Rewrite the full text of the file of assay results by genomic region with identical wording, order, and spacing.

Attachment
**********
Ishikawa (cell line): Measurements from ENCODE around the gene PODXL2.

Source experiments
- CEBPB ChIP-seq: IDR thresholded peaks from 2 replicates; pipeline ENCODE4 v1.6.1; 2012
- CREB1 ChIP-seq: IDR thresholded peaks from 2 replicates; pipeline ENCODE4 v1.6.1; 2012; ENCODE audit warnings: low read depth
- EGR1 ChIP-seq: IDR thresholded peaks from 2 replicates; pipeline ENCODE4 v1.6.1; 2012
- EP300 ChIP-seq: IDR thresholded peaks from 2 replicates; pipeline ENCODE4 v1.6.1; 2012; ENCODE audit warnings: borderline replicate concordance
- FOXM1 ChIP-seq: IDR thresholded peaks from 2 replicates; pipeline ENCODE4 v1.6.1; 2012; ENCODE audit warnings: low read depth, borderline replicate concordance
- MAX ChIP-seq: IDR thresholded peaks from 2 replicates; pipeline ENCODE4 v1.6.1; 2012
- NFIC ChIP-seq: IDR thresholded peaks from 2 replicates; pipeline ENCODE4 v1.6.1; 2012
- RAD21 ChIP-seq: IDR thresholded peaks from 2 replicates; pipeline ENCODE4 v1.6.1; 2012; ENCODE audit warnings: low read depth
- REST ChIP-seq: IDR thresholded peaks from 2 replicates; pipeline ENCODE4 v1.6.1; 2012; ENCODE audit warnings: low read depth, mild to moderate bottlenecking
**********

Ishikawa (cell line): Measurements from ENCODE around the gene PODXL2.

Source experiments
- CEBPB ChIP-seq: IDR thresholded peaks from 2 replicates; pipeline ENCODE4 v1.6.1; 2012
- CREB1 ChIP-seq: IDR thresholded peaks from 2 replicates; pipeline ENCODE4 v1.6.1; 2012; ENCODE audit warnings: low read depth
- EGR1 ChIP-seq: IDR thresholded peaks from 2 replicates; pipeline ENCODE4 v1.6.1; 2012
- EP300 ChIP-seq: IDR thresholded peaks from 2 replicates; pipeline ENCODE4 v1.6.1; 2012; ENCODE audit warnings: borderline replicate concordance
- FOXM1 ChIP-seq: IDR thresholded peaks from 2 replicates; pipeline ENCODE4 v1.6.1; 2012; ENCODE audit warnings: low read depth, borderline replicate concordance
- MAX ChIP-seq: IDR thresholded peaks from 2 replicates; pipeline ENCODE4 v1.6.1; 2012
- NFIC ChIP-seq: IDR thresholded peaks from 2 replicates; pipeline ENCODE4 v1.6.1; 2012
- RAD21 ChIP-seq: IDR thresholded peaks from 2 replicates; pipeline ENCODE4 v1.6.1; 2012; ENCODE audit warnings: low read depth
- REST ChIP-seq: IDR thresholded peaks from 2 replicates; pipeline ENCODE4 v1.6.1; 2012; ENCODE audit warnings: low read depth, mild to moderate bottlenecking